Hi there. This post was actually sleeping in my draft folder for a long that I finally decided to finalize and post it ASAP before it gets completely outdated.
On WSS3/MOSS 207, the SPAdmin Service (Windows SharePoint Services Administration, process WSSADMIN.EXE) is logging its activity out to the file WSS_AdminService.log located under C:Documents and SettingsDefault UserLocal SettingsTemp (Server 2003) or C:UsersDefault UserLocal Settings (Server 2008 and beyond).
Apparently there is no limit to its expansion so don’t be surprised if its size goes well beyond 1 GB over time.
It is solely used for internal tracing and there is no clean nor supported way for controlling it (disabling, limiting its size…) like you would do for Diagnostics or Usage Logs.
There are 2 dirty (although working) ways to prevent SPAdmin service from writing out to disk:
- Setting the read-only attribute on the file: attrib +r “C:Documents and SettingsDefault UserLocal SettingsTempWSS_AdminService.log”
- Denying access to the Local System account:
icacls “C:Documents and SettingsDefault UserLocal SettingsTempWSS_AdminService.log” /deny “NT AUTHORITYSYSTEM”:F
I have seen on some blogs that you could configure a user profile to that service by changing the account that is running it and therefore grant you the flexibility to redirect the profile to another partition. From the informal conversations I had with MS support, this would void supportability since the SPAdmin service is meant to run exclusively under Local System .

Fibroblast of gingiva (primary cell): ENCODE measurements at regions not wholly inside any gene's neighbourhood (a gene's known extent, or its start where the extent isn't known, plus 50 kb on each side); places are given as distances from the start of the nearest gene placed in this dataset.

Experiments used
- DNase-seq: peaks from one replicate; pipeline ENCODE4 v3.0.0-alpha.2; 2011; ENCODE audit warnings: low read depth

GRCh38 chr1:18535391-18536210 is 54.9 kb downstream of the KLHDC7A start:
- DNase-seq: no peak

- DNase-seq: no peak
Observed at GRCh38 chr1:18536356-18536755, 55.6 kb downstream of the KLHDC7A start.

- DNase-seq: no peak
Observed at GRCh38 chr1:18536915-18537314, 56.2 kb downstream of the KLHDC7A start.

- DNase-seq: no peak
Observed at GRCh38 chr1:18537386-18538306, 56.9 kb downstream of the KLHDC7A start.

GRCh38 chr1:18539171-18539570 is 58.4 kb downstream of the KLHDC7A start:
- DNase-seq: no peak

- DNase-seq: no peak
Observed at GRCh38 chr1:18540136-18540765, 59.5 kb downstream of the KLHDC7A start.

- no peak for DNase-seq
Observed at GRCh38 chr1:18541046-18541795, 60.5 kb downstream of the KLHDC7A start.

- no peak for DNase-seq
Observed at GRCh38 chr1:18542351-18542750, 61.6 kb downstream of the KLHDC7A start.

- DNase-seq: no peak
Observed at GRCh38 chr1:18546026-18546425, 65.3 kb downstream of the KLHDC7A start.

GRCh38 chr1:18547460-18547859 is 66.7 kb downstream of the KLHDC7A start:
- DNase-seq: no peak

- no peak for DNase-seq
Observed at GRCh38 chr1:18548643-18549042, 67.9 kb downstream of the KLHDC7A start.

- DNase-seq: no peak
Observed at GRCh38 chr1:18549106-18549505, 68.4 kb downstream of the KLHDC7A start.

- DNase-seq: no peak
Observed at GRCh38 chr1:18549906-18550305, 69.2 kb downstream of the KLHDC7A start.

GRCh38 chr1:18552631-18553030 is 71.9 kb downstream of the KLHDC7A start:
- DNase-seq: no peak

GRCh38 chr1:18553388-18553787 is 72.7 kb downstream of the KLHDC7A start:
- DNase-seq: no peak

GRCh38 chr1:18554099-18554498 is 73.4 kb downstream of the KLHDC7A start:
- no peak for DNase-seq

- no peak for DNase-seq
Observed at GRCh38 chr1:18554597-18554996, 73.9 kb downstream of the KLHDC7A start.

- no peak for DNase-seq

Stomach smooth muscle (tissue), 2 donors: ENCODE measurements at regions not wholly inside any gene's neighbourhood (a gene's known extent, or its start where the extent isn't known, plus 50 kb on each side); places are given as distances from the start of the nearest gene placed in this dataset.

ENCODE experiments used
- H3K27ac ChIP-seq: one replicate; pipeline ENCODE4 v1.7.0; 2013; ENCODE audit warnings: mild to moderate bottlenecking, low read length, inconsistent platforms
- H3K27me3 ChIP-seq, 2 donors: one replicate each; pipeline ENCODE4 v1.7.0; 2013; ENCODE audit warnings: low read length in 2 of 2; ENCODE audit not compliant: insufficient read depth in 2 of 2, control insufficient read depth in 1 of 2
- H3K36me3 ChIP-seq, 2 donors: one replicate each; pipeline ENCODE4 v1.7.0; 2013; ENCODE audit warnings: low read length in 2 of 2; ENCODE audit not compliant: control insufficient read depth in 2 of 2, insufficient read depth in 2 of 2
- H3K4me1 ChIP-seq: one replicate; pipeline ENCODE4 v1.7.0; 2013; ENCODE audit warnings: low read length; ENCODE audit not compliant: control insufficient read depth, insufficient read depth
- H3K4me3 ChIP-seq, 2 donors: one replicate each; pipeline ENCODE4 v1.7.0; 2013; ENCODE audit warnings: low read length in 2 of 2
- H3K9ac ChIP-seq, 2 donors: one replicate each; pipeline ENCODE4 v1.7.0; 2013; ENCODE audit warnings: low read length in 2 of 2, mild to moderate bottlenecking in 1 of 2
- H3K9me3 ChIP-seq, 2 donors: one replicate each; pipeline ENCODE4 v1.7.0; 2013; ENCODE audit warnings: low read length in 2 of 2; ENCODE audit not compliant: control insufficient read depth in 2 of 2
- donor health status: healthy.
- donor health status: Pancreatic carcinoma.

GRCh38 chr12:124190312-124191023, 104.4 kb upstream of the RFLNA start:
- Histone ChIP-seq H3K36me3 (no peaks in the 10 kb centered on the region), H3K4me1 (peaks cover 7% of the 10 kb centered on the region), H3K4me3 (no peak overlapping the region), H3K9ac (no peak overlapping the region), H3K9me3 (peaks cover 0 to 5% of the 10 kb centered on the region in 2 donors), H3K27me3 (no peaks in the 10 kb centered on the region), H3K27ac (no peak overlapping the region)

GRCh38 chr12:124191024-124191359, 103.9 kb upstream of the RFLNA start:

If you wish to keep it while managing its size, you can set-up a scheduled task that would delete the file if it goes beyond a certain size, taking care of archiving it as necessary. BTW, the service does not set an exclusive lock on the file permanently so as long as it does not write to it, there is nothing preventing its deletion.
Finally, you can also enable the compression on that file (log files usually shrink well, expect a 5 to 1 ratio): compact /c “C:Documents and SettingsDefault UserLocal SettingsTempWSS_AdminService.log”
I will later post a PoSH script to tidy up the log file and running as schedule task.